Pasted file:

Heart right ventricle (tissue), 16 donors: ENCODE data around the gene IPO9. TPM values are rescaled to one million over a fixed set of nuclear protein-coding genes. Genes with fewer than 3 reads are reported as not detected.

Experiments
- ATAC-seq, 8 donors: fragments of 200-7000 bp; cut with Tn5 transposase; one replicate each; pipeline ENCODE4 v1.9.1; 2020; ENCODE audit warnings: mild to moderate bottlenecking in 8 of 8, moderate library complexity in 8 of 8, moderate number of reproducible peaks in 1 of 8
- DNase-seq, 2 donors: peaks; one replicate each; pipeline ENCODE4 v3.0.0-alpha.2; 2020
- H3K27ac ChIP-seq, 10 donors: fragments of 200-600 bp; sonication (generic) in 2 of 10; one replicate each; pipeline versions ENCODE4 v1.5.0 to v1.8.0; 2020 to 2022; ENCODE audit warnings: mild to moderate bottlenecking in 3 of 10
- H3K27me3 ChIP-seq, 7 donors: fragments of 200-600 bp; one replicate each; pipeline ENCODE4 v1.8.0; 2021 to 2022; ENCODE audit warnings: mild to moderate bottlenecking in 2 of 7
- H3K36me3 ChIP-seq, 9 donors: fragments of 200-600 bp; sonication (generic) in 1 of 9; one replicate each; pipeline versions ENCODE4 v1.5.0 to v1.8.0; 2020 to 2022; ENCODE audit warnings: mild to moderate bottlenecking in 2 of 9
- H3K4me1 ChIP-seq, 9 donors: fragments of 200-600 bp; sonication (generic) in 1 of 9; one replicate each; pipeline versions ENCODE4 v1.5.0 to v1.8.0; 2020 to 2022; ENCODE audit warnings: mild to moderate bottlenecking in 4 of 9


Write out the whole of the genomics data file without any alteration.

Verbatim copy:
Heart right ventricle (tissue), 16 donors: ENCODE data around the gene IPO9. TPM values are rescaled to one million over a fixed set of nuclear protein-coding genes. Genes with fewer than 3 reads are reported as not detected.

Experiments
- ATAC-seq, 8 donors: fragments of 200-7000 bp; cut with Tn5 transposase; one replicate each; pipeline ENCODE4 v1.9.1; 2020; ENCODE audit warnings: mild to moderate bottlenecking in 8 of 8, moderate library complexity in 8 of 8, moderate number of reproducible peaks in 1 of 8
- DNase-seq, 2 donors: peaks; one replicate each; pipeline ENCODE4 v3.0.0-alpha.2; 2020
- H3K27ac ChIP-seq, 10 donors: fragments of 200-600 bp; sonication (generic) in 2 of 10; one replicate each; pipeline versions ENCODE4 v1.5.0 to v1.8.0; 2020 to 2022; ENCODE audit warnings: mild to moderate bottlenecking in 3 of 10
- H3K27me3 ChIP-seq, 7 donors: fragments of 200-600 bp; one replicate each; pipeline ENCODE4 v1.8.0; 2021 to 2022; ENCODE audit warnings: mild to moderate bottlenecking in 2 of 7
- H3K36me3 ChIP-seq, 9 donors: fragments of 200-600 bp; sonication (generic) in 1 of 9; one replicate each; pipeline versions ENCODE4 v1.5.0 to v1.8.0; 2020 to 2022; ENCODE audit warnings: mild to moderate bottlenecking in 2 of 9
- H3K4me1 ChIP-seq, 9 donors: fragments of 200-600 bp; sonication (generic) in 1 of 9; one replicate each; pipeline versions ENCODE4 v1.5.0 to v1.8.0; 2020 to 2022; ENCODE audit warnings: mild to moderate bottlenecking in 4 of 9